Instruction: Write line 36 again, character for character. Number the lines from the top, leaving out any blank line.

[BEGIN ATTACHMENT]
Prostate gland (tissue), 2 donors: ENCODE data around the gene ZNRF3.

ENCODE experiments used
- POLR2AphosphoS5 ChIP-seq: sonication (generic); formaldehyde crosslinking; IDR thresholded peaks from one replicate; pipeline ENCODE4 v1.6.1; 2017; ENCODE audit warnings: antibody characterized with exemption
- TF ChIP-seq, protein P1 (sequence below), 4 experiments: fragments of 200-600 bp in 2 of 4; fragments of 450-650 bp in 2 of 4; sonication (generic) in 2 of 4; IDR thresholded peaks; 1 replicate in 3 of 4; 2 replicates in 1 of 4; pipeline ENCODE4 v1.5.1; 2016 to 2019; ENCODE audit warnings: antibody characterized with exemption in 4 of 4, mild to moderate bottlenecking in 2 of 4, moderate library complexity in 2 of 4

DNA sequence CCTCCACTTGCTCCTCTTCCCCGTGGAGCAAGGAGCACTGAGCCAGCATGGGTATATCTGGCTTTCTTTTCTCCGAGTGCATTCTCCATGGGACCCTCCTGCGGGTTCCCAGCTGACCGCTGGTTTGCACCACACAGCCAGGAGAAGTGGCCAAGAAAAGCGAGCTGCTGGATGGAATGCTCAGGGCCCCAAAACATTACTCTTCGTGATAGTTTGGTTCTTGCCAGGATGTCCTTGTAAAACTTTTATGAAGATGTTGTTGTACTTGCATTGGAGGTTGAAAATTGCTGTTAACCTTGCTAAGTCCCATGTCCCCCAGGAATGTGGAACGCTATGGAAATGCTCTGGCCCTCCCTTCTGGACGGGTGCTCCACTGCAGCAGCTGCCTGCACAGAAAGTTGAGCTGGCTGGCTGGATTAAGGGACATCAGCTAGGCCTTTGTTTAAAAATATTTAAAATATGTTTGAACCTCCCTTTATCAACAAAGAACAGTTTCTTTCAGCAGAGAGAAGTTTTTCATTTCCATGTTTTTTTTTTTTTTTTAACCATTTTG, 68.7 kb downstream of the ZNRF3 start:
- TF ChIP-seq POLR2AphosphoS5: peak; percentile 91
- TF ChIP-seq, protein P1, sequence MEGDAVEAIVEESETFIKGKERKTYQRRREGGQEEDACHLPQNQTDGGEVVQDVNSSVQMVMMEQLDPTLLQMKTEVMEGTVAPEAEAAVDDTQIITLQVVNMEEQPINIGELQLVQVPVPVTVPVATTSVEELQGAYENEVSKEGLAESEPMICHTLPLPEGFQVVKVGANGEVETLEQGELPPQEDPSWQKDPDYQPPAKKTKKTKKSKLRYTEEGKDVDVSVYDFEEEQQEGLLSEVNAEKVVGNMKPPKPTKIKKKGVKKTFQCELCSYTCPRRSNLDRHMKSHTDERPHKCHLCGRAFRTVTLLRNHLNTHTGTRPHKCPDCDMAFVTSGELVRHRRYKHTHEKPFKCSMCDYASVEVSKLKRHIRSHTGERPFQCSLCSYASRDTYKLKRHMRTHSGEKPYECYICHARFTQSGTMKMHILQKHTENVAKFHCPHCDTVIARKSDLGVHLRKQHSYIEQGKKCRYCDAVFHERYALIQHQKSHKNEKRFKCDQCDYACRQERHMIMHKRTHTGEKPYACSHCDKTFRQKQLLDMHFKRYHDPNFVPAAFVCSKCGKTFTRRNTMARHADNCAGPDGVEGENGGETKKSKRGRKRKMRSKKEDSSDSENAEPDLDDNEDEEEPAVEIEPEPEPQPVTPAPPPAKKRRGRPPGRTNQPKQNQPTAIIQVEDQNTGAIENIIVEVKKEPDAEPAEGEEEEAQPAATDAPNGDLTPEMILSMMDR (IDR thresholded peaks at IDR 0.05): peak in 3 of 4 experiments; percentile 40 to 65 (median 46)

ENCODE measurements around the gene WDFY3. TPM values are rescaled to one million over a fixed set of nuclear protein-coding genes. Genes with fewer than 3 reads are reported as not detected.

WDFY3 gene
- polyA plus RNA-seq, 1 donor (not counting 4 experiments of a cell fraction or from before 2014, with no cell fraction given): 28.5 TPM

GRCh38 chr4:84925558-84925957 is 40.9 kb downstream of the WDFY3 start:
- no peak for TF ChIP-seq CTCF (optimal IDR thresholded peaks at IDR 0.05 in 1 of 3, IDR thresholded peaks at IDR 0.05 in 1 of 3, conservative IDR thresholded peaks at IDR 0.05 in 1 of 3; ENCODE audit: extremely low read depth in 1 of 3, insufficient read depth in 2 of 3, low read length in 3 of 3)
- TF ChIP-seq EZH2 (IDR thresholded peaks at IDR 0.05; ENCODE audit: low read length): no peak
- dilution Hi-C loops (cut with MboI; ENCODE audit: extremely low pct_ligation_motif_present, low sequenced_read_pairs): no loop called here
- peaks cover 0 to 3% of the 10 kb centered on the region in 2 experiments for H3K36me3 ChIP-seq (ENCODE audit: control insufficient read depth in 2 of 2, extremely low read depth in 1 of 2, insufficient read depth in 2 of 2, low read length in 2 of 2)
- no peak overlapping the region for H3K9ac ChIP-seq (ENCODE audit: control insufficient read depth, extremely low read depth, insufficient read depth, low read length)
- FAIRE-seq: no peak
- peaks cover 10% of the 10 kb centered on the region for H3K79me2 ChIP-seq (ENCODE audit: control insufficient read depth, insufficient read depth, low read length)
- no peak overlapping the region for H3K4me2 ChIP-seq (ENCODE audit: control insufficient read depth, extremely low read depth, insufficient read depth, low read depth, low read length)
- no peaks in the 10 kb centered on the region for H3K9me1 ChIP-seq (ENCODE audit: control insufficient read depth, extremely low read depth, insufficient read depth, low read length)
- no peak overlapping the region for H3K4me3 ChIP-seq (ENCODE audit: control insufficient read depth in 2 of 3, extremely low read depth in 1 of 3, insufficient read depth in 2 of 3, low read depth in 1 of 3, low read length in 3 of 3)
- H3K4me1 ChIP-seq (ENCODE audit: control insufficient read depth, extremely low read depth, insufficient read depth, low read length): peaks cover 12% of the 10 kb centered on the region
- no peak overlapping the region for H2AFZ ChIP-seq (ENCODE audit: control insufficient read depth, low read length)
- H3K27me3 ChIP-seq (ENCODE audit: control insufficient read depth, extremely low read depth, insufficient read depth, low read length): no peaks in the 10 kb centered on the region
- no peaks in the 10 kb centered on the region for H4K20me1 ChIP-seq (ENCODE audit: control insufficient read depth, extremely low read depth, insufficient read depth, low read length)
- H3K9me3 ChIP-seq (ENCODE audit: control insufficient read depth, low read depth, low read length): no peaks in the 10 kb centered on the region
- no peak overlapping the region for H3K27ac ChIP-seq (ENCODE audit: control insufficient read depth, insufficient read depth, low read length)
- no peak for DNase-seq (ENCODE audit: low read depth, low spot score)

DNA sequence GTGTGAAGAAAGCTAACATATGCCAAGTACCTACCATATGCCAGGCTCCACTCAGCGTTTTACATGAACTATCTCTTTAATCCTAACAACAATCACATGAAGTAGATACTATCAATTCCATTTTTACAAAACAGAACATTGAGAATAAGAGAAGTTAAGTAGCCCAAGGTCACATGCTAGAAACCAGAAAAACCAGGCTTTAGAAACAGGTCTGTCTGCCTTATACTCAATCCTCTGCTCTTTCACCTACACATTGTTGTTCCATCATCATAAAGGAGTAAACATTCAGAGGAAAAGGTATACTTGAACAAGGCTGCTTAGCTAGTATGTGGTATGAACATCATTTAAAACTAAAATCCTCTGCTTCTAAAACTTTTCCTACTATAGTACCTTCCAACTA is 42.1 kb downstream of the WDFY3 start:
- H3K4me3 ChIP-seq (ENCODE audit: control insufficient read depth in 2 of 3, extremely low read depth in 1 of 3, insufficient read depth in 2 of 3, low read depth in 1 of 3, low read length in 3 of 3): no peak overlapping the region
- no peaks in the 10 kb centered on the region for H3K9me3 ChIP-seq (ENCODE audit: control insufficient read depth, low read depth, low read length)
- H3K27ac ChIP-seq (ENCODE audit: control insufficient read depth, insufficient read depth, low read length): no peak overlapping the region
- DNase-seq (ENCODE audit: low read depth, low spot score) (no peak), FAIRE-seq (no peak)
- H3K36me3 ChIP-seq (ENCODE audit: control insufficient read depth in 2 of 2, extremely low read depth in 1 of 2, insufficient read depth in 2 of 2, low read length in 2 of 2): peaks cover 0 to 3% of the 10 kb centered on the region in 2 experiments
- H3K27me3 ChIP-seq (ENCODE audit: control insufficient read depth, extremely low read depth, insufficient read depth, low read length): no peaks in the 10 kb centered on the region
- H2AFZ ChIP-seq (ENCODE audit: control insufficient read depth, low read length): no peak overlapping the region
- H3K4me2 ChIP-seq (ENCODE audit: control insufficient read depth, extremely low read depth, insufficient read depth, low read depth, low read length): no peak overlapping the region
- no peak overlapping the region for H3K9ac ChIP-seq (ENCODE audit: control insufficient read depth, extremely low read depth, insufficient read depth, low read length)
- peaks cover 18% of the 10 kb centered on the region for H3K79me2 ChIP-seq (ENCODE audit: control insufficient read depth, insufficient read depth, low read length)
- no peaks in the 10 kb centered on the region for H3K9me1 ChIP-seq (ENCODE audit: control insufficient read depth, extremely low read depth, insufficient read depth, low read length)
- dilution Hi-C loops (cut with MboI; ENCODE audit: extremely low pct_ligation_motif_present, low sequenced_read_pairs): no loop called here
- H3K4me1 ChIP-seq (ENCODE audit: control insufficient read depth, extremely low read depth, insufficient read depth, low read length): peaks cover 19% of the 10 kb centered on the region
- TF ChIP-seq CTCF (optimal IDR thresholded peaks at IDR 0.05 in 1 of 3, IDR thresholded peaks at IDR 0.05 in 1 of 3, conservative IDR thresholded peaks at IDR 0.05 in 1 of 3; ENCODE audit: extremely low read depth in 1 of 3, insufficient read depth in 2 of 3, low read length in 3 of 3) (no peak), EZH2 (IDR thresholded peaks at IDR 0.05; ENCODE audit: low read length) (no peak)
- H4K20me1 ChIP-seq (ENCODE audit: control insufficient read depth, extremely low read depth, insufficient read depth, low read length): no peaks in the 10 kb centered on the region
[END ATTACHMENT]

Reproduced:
- H2AFZ ChIP-seq (ENCODE audit: control insufficient read depth, low read length): no peak overlapping the region